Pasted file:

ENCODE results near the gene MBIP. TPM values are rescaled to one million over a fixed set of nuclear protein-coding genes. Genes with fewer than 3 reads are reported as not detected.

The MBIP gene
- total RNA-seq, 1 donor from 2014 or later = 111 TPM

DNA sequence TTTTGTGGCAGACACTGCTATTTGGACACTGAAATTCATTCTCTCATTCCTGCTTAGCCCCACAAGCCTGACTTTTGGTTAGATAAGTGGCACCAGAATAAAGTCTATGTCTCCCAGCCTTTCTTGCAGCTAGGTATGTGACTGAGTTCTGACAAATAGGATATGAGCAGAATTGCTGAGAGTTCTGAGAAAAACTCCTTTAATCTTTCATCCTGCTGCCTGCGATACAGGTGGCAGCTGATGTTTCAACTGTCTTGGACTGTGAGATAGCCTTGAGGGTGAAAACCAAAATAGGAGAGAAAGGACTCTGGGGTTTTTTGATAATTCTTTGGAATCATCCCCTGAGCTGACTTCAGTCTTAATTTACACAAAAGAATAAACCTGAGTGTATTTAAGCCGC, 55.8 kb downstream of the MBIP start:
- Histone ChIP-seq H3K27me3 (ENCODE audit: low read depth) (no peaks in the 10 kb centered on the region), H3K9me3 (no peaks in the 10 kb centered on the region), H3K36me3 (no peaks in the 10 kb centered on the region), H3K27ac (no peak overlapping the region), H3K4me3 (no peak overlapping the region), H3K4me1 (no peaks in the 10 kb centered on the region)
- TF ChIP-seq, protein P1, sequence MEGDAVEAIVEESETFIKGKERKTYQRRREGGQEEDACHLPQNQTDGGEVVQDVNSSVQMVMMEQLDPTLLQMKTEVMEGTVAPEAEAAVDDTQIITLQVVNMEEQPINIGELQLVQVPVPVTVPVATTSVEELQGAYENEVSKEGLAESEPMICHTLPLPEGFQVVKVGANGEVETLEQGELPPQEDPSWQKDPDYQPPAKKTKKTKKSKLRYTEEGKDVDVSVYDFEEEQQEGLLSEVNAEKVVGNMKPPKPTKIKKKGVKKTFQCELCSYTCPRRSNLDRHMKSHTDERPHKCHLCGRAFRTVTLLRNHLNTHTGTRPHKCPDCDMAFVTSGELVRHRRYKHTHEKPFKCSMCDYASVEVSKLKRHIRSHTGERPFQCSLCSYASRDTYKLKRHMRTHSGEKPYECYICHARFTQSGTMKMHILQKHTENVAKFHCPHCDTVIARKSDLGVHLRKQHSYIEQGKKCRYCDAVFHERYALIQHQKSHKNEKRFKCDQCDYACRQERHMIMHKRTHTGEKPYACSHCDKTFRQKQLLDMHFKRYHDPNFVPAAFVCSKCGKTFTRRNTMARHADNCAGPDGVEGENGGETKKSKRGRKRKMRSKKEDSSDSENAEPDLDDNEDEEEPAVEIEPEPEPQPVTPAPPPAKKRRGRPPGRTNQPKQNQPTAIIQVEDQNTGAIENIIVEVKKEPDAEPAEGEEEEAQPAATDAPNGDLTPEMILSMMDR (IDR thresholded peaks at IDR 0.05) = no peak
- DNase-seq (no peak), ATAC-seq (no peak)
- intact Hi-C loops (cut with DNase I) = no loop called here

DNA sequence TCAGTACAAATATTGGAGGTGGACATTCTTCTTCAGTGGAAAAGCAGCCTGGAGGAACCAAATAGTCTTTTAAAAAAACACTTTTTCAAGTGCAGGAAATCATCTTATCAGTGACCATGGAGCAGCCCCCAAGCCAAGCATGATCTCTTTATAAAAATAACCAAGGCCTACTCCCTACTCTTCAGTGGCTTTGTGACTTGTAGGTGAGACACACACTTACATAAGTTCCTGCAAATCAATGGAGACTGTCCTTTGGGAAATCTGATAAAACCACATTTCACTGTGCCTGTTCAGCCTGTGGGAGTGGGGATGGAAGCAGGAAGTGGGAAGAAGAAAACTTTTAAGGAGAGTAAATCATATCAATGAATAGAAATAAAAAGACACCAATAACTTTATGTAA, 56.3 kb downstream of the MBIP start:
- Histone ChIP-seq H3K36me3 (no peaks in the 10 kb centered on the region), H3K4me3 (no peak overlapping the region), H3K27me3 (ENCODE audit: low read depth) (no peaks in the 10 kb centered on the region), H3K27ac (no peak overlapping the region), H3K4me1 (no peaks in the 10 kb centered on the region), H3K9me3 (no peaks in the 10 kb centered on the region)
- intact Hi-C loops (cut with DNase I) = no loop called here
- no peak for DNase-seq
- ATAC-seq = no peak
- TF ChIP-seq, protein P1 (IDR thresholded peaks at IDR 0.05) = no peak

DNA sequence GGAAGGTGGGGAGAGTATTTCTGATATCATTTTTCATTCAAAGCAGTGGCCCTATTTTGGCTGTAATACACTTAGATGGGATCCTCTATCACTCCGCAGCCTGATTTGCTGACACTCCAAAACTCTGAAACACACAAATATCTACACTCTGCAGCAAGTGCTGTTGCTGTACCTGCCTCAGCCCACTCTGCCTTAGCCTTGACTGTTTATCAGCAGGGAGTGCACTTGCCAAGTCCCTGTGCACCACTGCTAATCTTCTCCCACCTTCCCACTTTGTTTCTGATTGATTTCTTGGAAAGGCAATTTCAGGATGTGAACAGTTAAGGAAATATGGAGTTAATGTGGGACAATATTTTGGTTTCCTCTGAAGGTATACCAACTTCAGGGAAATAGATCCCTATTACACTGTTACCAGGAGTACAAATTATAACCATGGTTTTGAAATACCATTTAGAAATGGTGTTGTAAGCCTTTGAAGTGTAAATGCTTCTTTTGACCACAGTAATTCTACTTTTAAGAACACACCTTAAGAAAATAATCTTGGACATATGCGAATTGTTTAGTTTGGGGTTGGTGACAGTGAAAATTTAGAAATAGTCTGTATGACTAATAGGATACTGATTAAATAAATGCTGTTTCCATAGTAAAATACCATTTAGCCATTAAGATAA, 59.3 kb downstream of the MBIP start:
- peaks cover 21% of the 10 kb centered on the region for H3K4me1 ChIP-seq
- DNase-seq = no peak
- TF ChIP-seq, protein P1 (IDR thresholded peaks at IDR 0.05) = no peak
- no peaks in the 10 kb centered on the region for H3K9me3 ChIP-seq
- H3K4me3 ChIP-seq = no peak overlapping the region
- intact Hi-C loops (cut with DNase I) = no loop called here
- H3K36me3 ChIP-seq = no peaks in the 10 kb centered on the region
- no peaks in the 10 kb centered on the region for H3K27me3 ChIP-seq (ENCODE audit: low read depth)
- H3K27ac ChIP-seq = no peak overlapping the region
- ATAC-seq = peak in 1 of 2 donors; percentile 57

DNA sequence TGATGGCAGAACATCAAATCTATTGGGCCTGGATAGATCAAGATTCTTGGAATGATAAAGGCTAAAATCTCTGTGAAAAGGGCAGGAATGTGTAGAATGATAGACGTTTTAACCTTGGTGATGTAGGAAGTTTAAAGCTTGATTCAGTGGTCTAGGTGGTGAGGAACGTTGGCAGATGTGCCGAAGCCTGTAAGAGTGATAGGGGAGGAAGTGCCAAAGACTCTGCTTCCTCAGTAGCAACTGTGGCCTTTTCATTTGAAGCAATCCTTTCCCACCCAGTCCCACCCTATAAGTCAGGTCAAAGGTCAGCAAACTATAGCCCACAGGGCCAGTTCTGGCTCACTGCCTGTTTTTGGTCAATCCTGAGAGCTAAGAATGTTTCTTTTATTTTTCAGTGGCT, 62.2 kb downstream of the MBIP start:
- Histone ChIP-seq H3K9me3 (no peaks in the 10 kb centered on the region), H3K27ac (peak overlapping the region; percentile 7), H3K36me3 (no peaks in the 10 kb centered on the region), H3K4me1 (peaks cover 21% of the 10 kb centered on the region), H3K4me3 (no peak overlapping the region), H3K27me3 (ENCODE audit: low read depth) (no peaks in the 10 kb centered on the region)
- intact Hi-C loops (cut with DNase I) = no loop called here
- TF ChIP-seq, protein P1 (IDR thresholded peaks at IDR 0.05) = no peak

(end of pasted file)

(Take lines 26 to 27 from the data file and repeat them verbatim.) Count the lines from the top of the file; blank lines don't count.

DNA sequence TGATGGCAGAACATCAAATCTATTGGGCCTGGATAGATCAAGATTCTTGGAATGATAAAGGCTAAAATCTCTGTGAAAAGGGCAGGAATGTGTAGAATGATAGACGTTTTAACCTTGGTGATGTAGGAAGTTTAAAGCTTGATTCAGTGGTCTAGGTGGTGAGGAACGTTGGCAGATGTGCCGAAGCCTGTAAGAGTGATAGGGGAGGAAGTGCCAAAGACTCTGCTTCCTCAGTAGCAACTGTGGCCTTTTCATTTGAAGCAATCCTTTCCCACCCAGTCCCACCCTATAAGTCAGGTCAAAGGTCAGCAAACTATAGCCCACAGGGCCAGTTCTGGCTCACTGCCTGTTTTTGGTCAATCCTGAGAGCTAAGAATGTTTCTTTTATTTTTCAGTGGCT, 62.2 kb downstream of the MBIP start:
- Histone ChIP-seq H3K9me3 (no peaks in the 10 kb centered on the region), H3K27ac (peak overlapping the region; percentile 7), H3K36me3 (no peaks in the 10 kb centered on the region), H3K4me1 (peaks cover 21% of the 10 kb centered on the region), H3K4me3 (no peak overlapping the region), H3K27me3 (ENCODE audit: low read depth) (no peaks in the 10 kb centered on the region)